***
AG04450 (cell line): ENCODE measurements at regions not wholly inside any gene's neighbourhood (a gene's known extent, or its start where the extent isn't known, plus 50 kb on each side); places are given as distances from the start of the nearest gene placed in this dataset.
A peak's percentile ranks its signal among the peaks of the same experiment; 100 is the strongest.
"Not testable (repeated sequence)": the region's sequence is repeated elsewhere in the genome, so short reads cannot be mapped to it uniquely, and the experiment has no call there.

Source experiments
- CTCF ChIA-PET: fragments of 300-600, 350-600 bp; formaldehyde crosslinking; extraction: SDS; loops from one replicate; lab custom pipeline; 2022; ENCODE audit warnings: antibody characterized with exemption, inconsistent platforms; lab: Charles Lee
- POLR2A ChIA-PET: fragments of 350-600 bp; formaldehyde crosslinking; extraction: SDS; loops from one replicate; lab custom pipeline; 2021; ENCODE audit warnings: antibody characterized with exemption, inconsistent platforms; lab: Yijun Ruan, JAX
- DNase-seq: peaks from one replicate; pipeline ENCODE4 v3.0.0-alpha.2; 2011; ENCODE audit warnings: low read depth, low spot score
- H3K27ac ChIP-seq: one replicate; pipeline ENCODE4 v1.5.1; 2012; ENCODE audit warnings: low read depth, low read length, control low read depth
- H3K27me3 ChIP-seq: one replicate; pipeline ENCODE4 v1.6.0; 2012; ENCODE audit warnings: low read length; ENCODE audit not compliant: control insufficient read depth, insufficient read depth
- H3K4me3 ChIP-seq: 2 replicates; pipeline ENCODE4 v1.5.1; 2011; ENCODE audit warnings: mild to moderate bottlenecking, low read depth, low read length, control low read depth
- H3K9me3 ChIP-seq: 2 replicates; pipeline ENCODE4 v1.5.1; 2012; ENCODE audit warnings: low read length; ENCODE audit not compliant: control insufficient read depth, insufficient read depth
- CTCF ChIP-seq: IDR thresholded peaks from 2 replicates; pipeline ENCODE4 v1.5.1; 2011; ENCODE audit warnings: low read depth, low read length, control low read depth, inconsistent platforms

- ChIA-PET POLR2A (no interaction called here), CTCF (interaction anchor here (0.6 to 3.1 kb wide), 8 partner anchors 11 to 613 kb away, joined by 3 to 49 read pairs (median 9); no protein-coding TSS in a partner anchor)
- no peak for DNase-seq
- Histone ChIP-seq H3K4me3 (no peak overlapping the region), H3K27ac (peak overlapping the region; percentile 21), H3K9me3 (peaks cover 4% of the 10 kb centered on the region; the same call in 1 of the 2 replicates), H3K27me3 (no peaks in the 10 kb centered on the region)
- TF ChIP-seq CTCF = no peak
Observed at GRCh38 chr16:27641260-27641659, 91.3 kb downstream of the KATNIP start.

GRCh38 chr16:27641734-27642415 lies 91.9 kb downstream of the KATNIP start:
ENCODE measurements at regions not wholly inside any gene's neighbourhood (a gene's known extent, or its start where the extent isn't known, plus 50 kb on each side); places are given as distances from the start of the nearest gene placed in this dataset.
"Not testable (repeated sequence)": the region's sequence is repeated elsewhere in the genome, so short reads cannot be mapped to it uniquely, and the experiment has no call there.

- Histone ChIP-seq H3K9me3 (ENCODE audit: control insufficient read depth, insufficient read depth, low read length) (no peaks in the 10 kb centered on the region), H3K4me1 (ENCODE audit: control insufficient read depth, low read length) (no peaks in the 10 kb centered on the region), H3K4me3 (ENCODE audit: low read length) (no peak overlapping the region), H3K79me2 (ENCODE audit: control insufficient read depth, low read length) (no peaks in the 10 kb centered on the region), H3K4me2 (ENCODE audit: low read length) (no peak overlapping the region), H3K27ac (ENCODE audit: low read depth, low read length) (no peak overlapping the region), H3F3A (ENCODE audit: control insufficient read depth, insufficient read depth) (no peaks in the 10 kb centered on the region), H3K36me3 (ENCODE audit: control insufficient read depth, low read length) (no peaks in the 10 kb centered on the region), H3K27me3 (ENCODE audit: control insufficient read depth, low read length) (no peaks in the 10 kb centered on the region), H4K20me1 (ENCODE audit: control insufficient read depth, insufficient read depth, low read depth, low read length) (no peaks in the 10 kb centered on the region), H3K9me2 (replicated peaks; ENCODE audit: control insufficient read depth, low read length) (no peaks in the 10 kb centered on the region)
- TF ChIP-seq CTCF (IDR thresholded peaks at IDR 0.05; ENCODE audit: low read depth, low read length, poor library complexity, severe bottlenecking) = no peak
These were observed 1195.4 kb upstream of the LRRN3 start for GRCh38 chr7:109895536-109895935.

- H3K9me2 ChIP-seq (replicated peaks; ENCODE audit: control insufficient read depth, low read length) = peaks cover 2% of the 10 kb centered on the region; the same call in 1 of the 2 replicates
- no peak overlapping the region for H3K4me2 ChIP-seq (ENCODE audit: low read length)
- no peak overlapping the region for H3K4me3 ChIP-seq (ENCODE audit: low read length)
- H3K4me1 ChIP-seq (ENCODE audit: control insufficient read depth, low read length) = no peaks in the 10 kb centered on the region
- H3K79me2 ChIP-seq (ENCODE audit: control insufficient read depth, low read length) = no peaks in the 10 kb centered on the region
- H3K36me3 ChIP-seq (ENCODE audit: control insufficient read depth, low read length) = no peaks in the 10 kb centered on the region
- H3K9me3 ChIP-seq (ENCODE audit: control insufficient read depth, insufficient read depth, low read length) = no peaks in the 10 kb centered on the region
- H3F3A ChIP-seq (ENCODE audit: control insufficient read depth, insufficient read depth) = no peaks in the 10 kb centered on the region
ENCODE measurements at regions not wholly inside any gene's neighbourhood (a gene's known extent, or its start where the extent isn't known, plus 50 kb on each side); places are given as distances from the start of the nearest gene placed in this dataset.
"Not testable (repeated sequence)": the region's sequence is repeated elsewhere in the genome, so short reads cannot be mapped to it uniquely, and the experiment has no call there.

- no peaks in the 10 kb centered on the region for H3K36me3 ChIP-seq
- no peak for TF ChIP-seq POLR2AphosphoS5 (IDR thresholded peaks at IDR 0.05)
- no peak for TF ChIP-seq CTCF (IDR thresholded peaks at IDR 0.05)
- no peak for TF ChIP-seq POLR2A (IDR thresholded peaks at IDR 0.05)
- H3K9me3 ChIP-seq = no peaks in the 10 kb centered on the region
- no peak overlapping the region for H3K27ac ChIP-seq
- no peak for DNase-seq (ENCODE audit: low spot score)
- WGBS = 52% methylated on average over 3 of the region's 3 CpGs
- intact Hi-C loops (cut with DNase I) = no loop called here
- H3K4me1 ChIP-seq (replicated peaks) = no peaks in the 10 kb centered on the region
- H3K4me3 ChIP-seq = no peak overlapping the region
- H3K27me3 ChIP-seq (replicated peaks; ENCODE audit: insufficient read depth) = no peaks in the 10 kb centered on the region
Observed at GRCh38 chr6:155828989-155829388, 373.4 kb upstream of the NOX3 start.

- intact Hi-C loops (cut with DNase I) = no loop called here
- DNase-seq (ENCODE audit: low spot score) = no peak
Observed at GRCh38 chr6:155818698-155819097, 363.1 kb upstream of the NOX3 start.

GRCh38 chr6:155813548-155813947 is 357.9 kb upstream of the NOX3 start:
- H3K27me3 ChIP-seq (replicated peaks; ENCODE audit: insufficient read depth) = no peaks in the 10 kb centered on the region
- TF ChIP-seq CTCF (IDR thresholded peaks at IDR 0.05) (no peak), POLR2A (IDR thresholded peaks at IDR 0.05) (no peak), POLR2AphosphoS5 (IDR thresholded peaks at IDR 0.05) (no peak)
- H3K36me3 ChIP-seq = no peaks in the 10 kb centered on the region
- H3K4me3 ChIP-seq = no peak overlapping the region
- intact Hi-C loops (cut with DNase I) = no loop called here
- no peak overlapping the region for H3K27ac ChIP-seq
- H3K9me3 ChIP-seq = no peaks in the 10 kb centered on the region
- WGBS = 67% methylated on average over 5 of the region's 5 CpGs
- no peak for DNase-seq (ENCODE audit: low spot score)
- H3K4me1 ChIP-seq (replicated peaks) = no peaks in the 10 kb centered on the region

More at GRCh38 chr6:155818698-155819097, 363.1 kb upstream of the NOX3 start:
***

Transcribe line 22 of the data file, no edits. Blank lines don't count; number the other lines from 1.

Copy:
- TF ChIP-seq CTCF (IDR thresholded peaks at IDR 0.05; ENCODE audit: low read depth, low read length, poor library complexity, severe bottlenecking) = no peak